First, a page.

Are you planning to hit the stores on Black Friday?  Have you ever bought something you didn’t need just because it was on sale?

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  1. Oh man! Seems like there are less painful ways to earn brownie points! That’s kind of how I feel about Black Friday. The only people who will get the really amazing deals like a $3 toaster are the ones who stand in line for hours (or DAYS) waiting. My time is worth more to me than that! I’ll buy a toaster some other day, thanks!

    1. Ben @ The Wealth Gospel says:

      lol yeah, life’s lessons learned 🙂 Seriously. It’s just ridiculous what people will do to save a few bucks

  2. Last month I had an impulsive buying because I saw on the website that it was 75% off. So I purchased the stuff but I was a little disappointed because of the quality of the audio and the battery life.

    1. Ben @ The Wealth Gospel says:

      That sucks 🙁 But unfortunately with some of those deals, you’re really getting what you pay for and in the end you realize it’s not a deal after all

  3. If I get a gift card this weekend (belated b-day present I asked for), I might hit up an outlet or two on the way home from the airport on black Friday. I’m on the hunt for a new swimsuit and wouldn’t mind getting one at the crazy discounts the outlets offer on black Friday. But this is a need at this point – buying more just because it’s on sale drives me nuts!

    1. Ben @ The Wealth Gospel says:

      That is acceptable 🙂 Buy because you need it and take advantage of the sale!

  4. It’s not exactly discounts for me, but I’ve fallen into this kind of trap with credit card rewards. I’ll know I get 5% on certain spending for a month, and for some reason that makes me want to spend more. It doesn’t make any logical sense, but our brains are very strange sometimes.

    1. Ben @ The Wealth Gospel says:

      Agreed! Someone I know did something similar when they were moving. They talked about getting their moving expenses deducted from their income tax, so they spent an extra night at a hotel. Soooo you’re willing to spend an extra $150 just so you can get a tiny tax deduction that you may not qualify for anyway because you don’t have enough other itemized deductions? Strange indeed!

  5. I’m sure I have bought things I don’t need in the past simply because they were on sale. Nothing specific comes to mind, but I’m sure if I thought long enough I’d easily come up with examples. I went out last year for Black Friday shopping and got a few very specific deals. I was actually just looking at my post from last year and I’m still happy with my purchases, as I have put them all to good use and probably saved $100-$200 by going on Black Friday instead of other times. Yes, they were doorbusters, but if you are going for one thing it shouldn’t be too hard to get in and out (probably depends on the store, though).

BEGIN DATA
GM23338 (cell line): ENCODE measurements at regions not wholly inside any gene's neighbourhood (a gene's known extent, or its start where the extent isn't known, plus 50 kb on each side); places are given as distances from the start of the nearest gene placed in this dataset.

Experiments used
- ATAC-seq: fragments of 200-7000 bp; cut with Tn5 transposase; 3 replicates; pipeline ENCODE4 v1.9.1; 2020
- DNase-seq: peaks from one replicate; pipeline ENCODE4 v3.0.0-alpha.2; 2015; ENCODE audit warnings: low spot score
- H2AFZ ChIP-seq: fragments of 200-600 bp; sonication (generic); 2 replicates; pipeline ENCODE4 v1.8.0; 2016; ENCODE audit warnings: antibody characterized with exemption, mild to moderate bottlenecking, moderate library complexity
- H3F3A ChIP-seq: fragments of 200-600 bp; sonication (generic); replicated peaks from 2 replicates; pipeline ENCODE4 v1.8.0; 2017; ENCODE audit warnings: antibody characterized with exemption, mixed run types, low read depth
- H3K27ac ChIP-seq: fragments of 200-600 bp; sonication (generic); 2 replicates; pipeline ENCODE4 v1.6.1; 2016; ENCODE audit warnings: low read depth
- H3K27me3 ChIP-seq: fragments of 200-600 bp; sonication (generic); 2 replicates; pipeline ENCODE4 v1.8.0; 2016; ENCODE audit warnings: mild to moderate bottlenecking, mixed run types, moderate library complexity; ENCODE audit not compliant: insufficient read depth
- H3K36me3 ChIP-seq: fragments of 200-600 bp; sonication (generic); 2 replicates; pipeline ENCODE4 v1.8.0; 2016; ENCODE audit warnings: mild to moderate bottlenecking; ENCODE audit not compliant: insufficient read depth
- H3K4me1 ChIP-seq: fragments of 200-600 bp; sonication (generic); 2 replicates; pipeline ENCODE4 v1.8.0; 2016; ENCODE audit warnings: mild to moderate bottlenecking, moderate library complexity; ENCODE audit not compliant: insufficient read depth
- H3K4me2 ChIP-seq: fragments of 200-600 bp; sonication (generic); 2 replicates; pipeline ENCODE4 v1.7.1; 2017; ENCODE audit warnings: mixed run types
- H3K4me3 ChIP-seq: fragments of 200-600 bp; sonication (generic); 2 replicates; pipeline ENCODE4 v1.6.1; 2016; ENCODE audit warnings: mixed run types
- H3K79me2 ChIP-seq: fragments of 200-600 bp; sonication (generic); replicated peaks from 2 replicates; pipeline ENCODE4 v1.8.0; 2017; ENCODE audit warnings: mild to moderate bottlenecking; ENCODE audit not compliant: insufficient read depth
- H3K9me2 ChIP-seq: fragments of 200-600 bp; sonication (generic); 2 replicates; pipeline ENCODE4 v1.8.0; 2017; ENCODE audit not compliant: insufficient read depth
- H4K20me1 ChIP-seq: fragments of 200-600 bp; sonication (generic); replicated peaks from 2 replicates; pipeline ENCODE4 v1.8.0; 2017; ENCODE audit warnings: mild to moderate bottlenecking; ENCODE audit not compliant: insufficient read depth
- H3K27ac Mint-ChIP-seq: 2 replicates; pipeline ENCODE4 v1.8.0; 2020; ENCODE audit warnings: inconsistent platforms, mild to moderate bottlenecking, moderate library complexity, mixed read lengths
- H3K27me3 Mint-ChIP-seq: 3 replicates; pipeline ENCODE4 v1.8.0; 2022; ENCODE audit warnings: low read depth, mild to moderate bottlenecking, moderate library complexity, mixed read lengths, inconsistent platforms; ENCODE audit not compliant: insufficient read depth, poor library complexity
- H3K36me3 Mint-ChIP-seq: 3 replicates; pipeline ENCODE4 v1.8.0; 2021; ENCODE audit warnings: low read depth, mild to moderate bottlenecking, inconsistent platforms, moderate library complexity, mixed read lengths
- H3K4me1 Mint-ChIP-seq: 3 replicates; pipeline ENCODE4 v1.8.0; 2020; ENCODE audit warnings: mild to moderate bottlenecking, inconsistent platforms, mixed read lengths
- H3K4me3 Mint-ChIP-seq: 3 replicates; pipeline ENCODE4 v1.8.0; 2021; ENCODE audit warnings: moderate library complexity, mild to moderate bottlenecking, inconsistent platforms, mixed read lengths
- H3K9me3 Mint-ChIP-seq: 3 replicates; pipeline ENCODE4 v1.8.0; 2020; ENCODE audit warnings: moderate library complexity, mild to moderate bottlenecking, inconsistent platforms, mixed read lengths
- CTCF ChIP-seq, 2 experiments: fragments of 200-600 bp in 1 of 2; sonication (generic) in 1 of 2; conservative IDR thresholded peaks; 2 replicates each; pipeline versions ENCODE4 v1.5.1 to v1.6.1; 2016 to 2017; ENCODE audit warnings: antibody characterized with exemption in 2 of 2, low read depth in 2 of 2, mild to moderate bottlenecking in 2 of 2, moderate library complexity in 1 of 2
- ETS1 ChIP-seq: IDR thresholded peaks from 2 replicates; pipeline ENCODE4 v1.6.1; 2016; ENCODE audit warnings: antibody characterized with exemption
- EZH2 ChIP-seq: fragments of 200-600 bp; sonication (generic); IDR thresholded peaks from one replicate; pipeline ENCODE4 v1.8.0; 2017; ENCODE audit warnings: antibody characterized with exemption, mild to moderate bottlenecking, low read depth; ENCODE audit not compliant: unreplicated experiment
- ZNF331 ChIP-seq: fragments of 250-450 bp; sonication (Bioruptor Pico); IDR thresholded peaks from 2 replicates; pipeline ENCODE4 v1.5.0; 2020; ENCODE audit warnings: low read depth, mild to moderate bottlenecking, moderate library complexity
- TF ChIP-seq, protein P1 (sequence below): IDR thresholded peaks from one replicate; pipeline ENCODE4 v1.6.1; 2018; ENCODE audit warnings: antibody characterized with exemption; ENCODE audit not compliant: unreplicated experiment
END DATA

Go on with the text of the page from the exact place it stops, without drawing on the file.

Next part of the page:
1. Ben @ The Wealth Gospel says:

      I guess it depends on where you live 🙂 We went in Utah and even if I had wanted to just get in and get out, it still would have been a few hours.

  6. Being a (former!) over-spender, I’ve always been cautious with those sales tricks of ‘buy three, get one for free!’. Oddly enough, if I don’t need three of something, I’m not going to buy it – except it’s books or socks, because you can never have enough socks. And as for Black Friday: unless I would absolutely NEED something, I’d try to take advantage. But I usually don’t participate, and I won’t this year either.

    1. Ben @ The Wealth Gospel says:

      Good! My mom tried to tell me that I’m going with her this year because we moved away last year and are coming to visit, but that’s definitely not happening! And it’s true that you can never have enough socks 🙂 I feel the same way about ties.

  7. Deals are the way companies get people to buy the things they weren’t going to buy in the first place. Rarely are deals on the items in demand.

    It can be tough to pass up an incredible deal. I go to slickdeals online all the time and I have to resist the urge to pick up some random gadget each time.

    The sooner we can all develop the habit to stop, breathe, and analyze when in the position of spending, the sooner we will start saving more and being in less debt.

    The Warrior

    1. Ben @ The Wealth Gospel says:

      I love Slickdeals! They have some good stuff on there every once in a while. I especially love it when they have free Amazon mp3s 🙂

  8. Since I’m a financial coach, I get to hear tons of personal finances stories. When I’m looking over bank statements with clients and we start talking about expenses, one of the big comments is always “oh, well I bought that on sale so it’s cool”.

    When someone says that to me, I always go to this example: “If the item was 75% off of $100 but you wouldn’t have purchased it otherwise, you’re still spending $25. That’s still a bad deal if you ask me”. Like you said, junk is junk, even when it’s on sale.

    The same thing holds true with taxes. Everyone is always talking about spending money to get tax deductions. Well, if you’re buying something for $100 just to get a deduction, you’re still going to end up spending more money than you’re saving. If it’s something that you need, I can certainly understand it. But if you’re spending money just to save a percentage, that’s just stupid.